Thrombosis is the most important underlying mechanism of coronary artery disease and embolic stroke. Hence, antithrombotic therapy is widely used in these scenarios. However, not all patients achieve the same degree of benefit from antithrombotic agents, and a considerable number of treated patients will continue to experience a new thrombotic event. Such lack of clinical benefit may be related to a wide variability of responses to antithrombotic treatment among individuals (i.e., interindividual heterogeneity). Several factors have been identified in this interindividual heterogeneity in response to antithrombotic treatment. Pharmacogenetics has emerged as a field that identifies specific gene variants able to explain the variability in patient response to a given drug. Polymorphisms affecting the disposition, metabolism, transporters, or targets of a drug all can be implicated in the modification of an individuals antithrombotic drug response and therefore the safety and efficacy of the aforementioned drug. The present paper reviews the modulating role of different polymorphisms on individuals responses to antithrombotic drugs commonly used in clinical practice. Â© 2009 American College of Cardiology Foundation.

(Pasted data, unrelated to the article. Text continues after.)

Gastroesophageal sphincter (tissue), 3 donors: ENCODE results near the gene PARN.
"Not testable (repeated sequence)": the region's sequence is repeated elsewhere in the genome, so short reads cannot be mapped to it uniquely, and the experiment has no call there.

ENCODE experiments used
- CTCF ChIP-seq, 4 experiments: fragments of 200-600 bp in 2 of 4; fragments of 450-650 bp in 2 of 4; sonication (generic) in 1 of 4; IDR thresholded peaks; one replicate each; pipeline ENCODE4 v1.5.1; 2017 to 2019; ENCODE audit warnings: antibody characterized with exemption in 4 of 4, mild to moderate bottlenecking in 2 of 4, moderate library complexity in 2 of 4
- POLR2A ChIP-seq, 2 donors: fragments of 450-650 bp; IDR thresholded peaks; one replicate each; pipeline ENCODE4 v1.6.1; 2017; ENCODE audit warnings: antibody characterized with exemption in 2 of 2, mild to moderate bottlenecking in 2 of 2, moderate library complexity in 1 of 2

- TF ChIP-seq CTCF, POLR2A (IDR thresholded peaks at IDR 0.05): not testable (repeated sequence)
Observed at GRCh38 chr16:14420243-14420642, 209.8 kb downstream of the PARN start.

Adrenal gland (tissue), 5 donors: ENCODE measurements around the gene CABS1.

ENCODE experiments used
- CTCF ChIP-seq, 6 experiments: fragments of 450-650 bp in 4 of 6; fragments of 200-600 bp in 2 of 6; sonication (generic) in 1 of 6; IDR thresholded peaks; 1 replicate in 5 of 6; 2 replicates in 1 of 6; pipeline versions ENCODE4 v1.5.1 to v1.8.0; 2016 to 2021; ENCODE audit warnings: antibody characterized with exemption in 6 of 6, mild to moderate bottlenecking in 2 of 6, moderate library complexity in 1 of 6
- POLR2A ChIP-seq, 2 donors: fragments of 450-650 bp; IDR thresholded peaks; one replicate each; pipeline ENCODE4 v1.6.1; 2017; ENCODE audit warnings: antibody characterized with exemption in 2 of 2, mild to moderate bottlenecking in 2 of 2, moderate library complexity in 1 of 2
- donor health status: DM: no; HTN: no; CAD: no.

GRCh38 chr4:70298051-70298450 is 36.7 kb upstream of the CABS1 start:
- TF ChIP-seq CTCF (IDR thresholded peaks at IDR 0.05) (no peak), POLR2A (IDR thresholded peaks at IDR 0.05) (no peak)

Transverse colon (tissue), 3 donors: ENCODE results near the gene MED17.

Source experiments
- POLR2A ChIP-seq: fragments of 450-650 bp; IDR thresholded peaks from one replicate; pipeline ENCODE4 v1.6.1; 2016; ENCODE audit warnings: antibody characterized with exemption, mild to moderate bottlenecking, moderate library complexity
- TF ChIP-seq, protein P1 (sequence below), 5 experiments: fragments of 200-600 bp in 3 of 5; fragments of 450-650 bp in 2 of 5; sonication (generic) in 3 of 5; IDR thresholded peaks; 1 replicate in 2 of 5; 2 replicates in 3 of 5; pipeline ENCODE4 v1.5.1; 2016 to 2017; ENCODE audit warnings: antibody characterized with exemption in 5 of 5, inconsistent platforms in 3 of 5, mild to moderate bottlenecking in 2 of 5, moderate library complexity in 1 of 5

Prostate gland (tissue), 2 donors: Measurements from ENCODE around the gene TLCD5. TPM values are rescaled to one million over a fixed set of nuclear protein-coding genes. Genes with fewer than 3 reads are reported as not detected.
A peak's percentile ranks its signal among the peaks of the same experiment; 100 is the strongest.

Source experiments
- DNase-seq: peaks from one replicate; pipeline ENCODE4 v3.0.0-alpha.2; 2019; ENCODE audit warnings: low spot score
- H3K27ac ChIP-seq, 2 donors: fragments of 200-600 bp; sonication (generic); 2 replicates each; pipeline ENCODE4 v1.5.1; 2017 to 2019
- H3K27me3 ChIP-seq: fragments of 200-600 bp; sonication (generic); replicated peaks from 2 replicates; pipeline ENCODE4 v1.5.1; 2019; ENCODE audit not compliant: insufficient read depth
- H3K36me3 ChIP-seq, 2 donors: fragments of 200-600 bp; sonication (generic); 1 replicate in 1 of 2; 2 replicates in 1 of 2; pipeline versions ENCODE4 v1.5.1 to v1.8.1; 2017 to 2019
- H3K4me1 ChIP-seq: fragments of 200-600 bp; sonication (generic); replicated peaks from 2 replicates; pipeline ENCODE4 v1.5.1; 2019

|Titolo:||Pharmacogenetics in Cardiovascular Antithrombotic Therapy|
CAPRANZANO, PIERA [Writing – Review & Editing]
|Data di pubblicazione:||2009|
|Appare nelle tipologie:||1.1 Articolo in rivista|